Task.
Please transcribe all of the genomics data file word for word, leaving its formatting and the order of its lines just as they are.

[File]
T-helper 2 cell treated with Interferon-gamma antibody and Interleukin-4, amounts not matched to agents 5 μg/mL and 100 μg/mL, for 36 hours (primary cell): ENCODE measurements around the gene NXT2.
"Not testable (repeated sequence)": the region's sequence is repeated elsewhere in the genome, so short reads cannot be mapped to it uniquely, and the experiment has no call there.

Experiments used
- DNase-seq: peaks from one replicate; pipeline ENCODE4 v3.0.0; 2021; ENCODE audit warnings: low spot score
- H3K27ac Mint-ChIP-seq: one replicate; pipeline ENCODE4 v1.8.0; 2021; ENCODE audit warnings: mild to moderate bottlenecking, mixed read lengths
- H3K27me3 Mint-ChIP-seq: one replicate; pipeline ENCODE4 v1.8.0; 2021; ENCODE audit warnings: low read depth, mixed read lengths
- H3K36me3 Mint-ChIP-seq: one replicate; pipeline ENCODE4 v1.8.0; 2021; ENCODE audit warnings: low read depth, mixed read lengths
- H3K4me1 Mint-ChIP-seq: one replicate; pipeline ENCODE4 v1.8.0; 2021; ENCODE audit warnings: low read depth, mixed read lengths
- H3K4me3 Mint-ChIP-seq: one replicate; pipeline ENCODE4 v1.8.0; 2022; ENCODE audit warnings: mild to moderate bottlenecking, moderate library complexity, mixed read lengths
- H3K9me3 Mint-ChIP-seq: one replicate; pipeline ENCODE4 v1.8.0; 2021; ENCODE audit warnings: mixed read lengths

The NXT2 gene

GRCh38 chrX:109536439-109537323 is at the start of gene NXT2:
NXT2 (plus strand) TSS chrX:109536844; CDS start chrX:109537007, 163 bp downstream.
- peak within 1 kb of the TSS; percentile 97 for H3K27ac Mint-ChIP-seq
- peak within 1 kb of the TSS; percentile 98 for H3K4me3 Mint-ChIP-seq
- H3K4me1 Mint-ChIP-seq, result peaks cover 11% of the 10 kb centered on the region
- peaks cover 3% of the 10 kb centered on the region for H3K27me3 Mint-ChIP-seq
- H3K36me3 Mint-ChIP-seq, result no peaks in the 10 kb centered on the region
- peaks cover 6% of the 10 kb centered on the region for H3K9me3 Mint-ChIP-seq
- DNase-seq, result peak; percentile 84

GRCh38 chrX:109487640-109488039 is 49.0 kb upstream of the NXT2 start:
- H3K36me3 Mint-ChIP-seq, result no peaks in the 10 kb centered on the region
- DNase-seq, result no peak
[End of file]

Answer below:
T-helper 2 cell treated with Interferon-gamma antibody and Interleukin-4, amounts not matched to agents 5 μg/mL and 100 μg/mL, for 36 hours (primary cell): ENCODE measurements around the gene NXT2.
"Not testable (repeated sequence)": the region's sequence is repeated elsewhere in the genome, so short reads cannot be mapped to it uniquely, and the experiment has no call there.

Experiments used
- DNase-seq: peaks from one replicate; pipeline ENCODE4 v3.0.0; 2021; ENCODE audit warnings: low spot score
- H3K27ac Mint-ChIP-seq: one replicate; pipeline ENCODE4 v1.8.0; 2021; ENCODE audit warnings: mild to moderate bottlenecking, mixed read lengths
- H3K27me3 Mint-ChIP-seq: one replicate; pipeline ENCODE4 v1.8.0; 2021; ENCODE audit warnings: low read depth, mixed read lengths
- H3K36me3 Mint-ChIP-seq: one replicate; pipeline ENCODE4 v1.8.0; 2021; ENCODE audit warnings: low read depth, mixed read lengths
- H3K4me1 Mint-ChIP-seq: one replicate; pipeline ENCODE4 v1.8.0; 2021; ENCODE audit warnings: low read depth, mixed read lengths
- H3K4me3 Mint-ChIP-seq: one replicate; pipeline ENCODE4 v1.8.0; 2022; ENCODE audit warnings: mild to moderate bottlenecking, moderate library complexity, mixed read lengths
- H3K9me3 Mint-ChIP-seq: one replicate; pipeline ENCODE4 v1.8.0; 2021; ENCODE audit warnings: mixed read lengths

The NXT2 gene

GRCh38 chrX:109536439-109537323 is at the start of gene NXT2:
NXT2 (plus strand) TSS chrX:109536844; CDS start chrX:109537007, 163 bp downstream.
- peak within 1 kb of the TSS; percentile 97 for H3K27ac Mint-ChIP-seq
- peak within 1 kb of the TSS; percentile 98 for H3K4me3 Mint-ChIP-seq
- H3K4me1 Mint-ChIP-seq, result peaks cover 11% of the 10 kb centered on the region
- peaks cover 3% of the 10 kb centered on the region for H3K27me3 Mint-ChIP-seq
- H3K36me3 Mint-ChIP-seq, result no peaks in the 10 kb centered on the region
- peaks cover 6% of the 10 kb centered on the region for H3K9me3 Mint-ChIP-seq
- DNase-seq, result peak; percentile 84

GRCh38 chrX:109487640-109488039 is 49.0 kb upstream of the NXT2 start:
- H3K36me3 Mint-ChIP-seq, result no peaks in the 10 kb centered on the region
- DNase-seq, result no peak